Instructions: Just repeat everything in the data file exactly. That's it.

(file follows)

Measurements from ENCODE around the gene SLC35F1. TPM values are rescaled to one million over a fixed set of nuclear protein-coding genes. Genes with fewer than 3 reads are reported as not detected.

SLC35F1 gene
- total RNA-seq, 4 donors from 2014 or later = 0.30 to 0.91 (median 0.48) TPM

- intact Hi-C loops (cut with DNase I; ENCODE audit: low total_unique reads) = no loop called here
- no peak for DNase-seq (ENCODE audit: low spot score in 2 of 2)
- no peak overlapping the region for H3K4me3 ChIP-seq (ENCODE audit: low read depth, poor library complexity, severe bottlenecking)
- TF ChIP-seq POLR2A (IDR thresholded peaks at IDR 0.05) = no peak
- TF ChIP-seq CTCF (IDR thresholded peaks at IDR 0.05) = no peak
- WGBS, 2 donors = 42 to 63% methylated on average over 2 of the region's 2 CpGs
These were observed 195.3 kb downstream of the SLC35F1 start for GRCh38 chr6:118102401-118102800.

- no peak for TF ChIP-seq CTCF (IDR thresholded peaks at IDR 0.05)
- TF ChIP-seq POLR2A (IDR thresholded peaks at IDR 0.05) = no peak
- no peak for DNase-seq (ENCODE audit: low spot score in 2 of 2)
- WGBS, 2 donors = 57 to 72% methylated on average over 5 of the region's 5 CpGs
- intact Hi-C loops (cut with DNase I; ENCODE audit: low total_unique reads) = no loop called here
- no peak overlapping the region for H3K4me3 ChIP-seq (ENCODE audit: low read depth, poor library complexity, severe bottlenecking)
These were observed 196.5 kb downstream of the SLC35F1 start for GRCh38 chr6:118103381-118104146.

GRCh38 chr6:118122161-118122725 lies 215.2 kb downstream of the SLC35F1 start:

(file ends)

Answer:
Measurements from ENCODE around the gene SLC35F1. TPM values are rescaled to one million over a fixed set of nuclear protein-coding genes. Genes with fewer than 3 reads are reported as not detected.

SLC35F1 gene
- total RNA-seq, 4 donors from 2014 or later = 0.30 to 0.91 (median 0.48) TPM

- intact Hi-C loops (cut with DNase I; ENCODE audit: low total_unique reads) = no loop called here
- no peak for DNase-seq (ENCODE audit: low spot score in 2 of 2)
- no peak overlapping the region for H3K4me3 ChIP-seq (ENCODE audit: low read depth, poor library complexity, severe bottlenecking)
- TF ChIP-seq POLR2A (IDR thresholded peaks at IDR 0.05) = no peak
- TF ChIP-seq CTCF (IDR thresholded peaks at IDR 0.05) = no peak
- WGBS, 2 donors = 42 to 63% methylated on average over 2 of the region's 2 CpGs
These were observed 195.3 kb downstream of the SLC35F1 start for GRCh38 chr6:118102401-118102800.

- no peak for TF ChIP-seq CTCF (IDR thresholded peaks at IDR 0.05)
- TF ChIP-seq POLR2A (IDR thresholded peaks at IDR 0.05) = no peak
- no peak for DNase-seq (ENCODE audit: low spot score in 2 of 2)
- WGBS, 2 donors = 57 to 72% methylated on average over 5 of the region's 5 CpGs
- intact Hi-C loops (cut with DNase I; ENCODE audit: low total_unique reads) = no loop called here
- no peak overlapping the region for H3K4me3 ChIP-seq (ENCODE audit: low read depth, poor library complexity, severe bottlenecking)
These were observed 196.5 kb downstream of the SLC35F1 start for GRCh38 chr6:118103381-118104146.

GRCh38 chr6:118122161-118122725 lies 215.2 kb downstream of the SLC35F1 start: